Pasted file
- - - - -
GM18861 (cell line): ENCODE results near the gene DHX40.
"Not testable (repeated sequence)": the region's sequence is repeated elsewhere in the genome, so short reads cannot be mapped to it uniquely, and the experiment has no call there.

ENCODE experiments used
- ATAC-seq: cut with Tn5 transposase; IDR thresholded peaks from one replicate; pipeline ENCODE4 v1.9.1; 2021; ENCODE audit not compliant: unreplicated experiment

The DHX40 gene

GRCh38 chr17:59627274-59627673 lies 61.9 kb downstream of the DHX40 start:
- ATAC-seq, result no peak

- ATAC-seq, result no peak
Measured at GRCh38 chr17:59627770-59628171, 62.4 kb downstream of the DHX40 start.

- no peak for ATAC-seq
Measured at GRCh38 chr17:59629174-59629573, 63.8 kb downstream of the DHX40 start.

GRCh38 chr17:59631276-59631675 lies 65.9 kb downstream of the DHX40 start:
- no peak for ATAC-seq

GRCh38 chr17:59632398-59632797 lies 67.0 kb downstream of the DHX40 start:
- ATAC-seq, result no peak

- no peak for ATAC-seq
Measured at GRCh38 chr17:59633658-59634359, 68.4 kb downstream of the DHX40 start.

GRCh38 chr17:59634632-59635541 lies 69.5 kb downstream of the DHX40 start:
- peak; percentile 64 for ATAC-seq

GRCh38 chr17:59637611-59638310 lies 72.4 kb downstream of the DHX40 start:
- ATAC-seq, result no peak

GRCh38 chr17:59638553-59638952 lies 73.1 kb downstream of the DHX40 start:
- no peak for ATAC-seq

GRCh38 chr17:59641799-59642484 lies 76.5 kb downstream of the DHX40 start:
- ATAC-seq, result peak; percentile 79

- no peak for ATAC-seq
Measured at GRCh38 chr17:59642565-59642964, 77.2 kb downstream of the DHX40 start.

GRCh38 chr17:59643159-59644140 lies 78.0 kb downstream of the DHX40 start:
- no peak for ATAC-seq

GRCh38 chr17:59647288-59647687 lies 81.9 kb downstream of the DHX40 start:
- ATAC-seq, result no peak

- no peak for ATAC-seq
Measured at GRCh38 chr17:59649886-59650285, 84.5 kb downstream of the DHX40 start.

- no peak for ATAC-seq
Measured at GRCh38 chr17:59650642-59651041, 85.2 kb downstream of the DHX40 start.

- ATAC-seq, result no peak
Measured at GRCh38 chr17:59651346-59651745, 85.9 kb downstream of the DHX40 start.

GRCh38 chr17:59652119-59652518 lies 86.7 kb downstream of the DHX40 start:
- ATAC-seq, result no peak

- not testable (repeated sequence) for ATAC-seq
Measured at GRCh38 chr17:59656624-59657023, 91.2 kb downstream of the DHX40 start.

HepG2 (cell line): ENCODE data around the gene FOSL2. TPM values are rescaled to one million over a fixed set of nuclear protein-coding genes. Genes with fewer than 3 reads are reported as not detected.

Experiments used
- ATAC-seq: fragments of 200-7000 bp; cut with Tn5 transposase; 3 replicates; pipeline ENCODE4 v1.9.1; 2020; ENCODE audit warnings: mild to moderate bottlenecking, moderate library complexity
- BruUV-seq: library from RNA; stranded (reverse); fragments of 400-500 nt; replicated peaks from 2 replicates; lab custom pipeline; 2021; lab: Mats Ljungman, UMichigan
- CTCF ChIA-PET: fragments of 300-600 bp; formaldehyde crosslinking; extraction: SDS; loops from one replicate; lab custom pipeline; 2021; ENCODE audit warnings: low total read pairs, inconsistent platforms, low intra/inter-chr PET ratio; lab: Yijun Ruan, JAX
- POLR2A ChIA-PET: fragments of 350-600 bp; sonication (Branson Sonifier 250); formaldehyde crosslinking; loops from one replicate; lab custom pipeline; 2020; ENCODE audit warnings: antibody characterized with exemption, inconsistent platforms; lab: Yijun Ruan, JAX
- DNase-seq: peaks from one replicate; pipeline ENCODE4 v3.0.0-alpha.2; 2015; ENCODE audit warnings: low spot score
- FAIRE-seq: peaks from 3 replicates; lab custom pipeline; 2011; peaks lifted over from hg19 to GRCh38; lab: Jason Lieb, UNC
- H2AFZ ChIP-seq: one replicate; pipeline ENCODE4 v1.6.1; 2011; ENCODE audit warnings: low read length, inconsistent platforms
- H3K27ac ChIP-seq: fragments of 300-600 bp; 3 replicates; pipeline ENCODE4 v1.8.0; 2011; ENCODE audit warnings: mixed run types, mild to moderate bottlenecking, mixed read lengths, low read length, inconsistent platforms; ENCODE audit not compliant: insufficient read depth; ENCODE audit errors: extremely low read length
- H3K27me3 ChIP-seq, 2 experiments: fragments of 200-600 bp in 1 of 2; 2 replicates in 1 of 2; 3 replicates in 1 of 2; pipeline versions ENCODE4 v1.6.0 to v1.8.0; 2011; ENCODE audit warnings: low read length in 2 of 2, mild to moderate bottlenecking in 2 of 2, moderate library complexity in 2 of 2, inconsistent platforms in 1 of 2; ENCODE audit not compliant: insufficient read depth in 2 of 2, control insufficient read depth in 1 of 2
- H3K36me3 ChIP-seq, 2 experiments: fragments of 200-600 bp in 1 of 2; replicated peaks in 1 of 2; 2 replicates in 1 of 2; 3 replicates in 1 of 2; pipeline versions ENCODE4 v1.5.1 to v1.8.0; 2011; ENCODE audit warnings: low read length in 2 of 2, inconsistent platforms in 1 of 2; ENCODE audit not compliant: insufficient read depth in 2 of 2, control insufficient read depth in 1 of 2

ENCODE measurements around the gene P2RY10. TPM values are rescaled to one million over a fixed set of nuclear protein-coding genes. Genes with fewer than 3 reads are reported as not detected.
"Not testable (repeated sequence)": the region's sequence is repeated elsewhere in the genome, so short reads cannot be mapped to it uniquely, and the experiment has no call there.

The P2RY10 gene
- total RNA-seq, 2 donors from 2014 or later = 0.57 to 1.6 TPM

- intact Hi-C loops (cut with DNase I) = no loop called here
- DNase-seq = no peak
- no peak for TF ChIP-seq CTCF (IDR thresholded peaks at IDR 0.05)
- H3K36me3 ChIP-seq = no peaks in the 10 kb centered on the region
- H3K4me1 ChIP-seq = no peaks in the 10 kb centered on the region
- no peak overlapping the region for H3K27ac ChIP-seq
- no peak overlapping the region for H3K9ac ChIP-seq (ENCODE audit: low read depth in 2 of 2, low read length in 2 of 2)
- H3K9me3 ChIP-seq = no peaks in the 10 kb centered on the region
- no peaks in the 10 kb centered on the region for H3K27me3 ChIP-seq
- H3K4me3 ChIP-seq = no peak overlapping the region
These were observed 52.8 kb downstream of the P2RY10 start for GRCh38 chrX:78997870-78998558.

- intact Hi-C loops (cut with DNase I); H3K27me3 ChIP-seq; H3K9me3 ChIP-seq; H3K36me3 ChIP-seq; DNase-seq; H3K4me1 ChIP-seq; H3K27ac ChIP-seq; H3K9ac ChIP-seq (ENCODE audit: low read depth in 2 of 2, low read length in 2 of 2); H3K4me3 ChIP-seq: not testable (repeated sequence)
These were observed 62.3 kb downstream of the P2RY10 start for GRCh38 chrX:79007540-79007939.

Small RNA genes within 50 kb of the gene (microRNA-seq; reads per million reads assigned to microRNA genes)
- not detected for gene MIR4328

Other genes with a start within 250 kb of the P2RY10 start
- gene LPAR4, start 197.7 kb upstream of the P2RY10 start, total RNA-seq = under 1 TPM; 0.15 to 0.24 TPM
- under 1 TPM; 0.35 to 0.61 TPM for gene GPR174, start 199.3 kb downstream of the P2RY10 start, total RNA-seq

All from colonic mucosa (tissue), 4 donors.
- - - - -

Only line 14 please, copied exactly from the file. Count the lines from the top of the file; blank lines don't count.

GRCh38 chr17:59632398-59632797 lies 67.0 kb downstream of the DHX40 start: